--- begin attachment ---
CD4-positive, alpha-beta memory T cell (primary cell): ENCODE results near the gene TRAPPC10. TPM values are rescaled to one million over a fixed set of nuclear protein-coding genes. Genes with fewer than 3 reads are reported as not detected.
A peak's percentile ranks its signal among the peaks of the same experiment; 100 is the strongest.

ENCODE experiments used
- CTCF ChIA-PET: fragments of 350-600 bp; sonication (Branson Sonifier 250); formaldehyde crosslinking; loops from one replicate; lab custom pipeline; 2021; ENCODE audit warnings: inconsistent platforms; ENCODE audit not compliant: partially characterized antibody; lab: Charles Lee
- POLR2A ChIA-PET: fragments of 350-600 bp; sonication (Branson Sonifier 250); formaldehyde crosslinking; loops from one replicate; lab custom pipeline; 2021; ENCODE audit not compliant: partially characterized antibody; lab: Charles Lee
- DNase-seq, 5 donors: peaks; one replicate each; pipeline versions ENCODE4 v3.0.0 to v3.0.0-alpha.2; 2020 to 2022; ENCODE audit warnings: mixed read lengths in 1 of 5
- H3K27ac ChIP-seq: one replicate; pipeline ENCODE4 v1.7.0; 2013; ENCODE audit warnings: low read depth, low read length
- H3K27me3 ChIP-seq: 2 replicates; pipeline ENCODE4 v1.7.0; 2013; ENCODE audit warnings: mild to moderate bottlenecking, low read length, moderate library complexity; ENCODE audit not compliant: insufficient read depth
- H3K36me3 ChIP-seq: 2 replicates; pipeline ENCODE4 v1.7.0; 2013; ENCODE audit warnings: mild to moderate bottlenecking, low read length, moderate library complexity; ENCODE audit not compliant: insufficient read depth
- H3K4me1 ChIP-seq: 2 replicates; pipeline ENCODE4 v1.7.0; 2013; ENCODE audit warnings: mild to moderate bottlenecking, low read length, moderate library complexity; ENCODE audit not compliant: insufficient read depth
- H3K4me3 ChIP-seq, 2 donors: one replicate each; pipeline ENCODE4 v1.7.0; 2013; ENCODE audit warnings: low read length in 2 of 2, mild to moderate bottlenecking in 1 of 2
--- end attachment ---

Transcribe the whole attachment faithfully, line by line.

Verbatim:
CD4-positive, alpha-beta memory T cell (primary cell): ENCODE results near the gene TRAPPC10. TPM values are rescaled to one million over a fixed set of nuclear protein-coding genes. Genes with fewer than 3 reads are reported as not detected.
A peak's percentile ranks its signal among the peaks of the same experiment; 100 is the strongest.

ENCODE experiments used
- CTCF ChIA-PET: fragments of 350-600 bp; sonication (Branson Sonifier 250); formaldehyde crosslinking; loops from one replicate; lab custom pipeline; 2021; ENCODE audit warnings: inconsistent platforms; ENCODE audit not compliant: partially characterized antibody; lab: Charles Lee
- POLR2A ChIA-PET: fragments of 350-600 bp; sonication (Branson Sonifier 250); formaldehyde crosslinking; loops from one replicate; lab custom pipeline; 2021; ENCODE audit not compliant: partially characterized antibody; lab: Charles Lee
- DNase-seq, 5 donors: peaks; one replicate each; pipeline versions ENCODE4 v3.0.0 to v3.0.0-alpha.2; 2020 to 2022; ENCODE audit warnings: mixed read lengths in 1 of 5
- H3K27ac ChIP-seq: one replicate; pipeline ENCODE4 v1.7.0; 2013; ENCODE audit warnings: low read depth, low read length
- H3K27me3 ChIP-seq: 2 replicates; pipeline ENCODE4 v1.7.0; 2013; ENCODE audit warnings: mild to moderate bottlenecking, low read length, moderate library complexity; ENCODE audit not compliant: insufficient read depth
- H3K36me3 ChIP-seq: 2 replicates; pipeline ENCODE4 v1.7.0; 2013; ENCODE audit warnings: mild to moderate bottlenecking, low read length, moderate library complexity; ENCODE audit not compliant: insufficient read depth
- H3K4me1 ChIP-seq: 2 replicates; pipeline ENCODE4 v1.7.0; 2013; ENCODE audit warnings: mild to moderate bottlenecking, low read length, moderate library complexity; ENCODE audit not compliant: insufficient read depth
- H3K4me3 ChIP-seq, 2 donors: one replicate each; pipeline ENCODE4 v1.7.0; 2013; ENCODE audit warnings: low read length in 2 of 2, mild to moderate bottlenecking in 1 of 2